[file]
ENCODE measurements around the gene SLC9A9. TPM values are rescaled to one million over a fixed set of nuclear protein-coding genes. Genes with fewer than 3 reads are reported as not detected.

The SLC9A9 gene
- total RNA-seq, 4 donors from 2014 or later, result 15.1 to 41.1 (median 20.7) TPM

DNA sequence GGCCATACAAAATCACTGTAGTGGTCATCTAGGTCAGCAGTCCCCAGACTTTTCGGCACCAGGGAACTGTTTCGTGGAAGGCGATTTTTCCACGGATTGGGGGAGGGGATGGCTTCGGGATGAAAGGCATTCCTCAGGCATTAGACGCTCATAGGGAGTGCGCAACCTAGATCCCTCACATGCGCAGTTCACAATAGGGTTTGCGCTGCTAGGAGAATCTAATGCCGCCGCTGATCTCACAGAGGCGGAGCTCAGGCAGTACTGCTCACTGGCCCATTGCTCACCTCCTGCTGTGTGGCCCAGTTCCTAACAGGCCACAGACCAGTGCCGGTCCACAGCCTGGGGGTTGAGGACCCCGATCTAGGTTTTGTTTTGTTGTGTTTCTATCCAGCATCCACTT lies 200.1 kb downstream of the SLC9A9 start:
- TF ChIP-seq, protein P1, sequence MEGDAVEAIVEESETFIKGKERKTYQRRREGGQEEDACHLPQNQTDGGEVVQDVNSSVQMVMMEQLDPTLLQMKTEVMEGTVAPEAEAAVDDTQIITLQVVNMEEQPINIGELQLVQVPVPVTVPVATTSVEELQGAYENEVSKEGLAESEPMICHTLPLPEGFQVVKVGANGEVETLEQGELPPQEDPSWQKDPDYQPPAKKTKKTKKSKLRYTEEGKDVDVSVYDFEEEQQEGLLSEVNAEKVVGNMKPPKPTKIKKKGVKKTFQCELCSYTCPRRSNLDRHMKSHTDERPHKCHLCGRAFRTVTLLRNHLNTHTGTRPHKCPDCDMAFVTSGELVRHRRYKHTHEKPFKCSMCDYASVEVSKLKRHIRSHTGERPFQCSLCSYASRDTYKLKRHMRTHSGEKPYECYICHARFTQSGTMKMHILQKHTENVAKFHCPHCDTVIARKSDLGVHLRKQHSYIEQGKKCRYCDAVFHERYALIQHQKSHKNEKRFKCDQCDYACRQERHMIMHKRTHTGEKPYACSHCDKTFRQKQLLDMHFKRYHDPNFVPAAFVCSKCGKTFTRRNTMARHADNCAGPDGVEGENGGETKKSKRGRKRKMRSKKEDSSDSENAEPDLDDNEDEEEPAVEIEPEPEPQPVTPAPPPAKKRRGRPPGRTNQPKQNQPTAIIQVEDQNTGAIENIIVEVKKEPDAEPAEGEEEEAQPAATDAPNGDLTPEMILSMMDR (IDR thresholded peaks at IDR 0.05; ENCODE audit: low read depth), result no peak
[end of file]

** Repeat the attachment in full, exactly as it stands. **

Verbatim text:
ENCODE measurements around the gene SLC9A9. TPM values are rescaled to one million over a fixed set of nuclear protein-coding genes. Genes with fewer than 3 reads are reported as not detected.

The SLC9A9 gene
- total RNA-seq, 4 donors from 2014 or later, result 15.1 to 41.1 (median 20.7) TPM

DNA sequence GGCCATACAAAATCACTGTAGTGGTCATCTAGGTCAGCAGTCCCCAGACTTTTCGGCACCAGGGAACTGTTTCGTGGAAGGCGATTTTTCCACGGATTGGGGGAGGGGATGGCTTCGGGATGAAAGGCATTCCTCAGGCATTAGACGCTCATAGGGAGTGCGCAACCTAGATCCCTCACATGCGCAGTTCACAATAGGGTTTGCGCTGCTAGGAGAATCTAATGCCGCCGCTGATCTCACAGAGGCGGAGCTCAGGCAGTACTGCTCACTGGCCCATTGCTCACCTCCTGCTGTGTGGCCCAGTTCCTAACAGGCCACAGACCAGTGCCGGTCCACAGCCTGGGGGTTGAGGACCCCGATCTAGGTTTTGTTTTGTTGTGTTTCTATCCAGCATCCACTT lies 200.1 kb downstream of the SLC9A9 start:
- TF ChIP-seq, protein P1, sequence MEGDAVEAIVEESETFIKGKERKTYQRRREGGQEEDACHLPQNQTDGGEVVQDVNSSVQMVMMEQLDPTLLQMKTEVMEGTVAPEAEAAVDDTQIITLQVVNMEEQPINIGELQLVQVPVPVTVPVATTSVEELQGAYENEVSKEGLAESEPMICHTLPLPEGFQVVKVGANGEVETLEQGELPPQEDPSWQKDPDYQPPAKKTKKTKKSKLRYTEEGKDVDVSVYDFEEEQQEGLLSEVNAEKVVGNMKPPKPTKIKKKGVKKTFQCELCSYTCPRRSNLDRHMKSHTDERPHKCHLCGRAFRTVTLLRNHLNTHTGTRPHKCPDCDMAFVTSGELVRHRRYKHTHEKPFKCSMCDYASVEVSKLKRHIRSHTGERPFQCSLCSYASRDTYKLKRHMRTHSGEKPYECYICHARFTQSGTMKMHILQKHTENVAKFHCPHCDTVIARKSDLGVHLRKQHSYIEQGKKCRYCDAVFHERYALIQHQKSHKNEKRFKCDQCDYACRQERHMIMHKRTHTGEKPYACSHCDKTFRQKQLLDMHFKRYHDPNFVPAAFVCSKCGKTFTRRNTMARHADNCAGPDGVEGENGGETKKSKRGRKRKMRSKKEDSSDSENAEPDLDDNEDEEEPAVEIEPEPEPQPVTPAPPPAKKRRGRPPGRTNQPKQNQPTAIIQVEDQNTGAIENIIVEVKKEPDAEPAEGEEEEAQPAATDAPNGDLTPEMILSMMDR (IDR thresholded peaks at IDR 0.05; ENCODE audit: low read depth), result no peak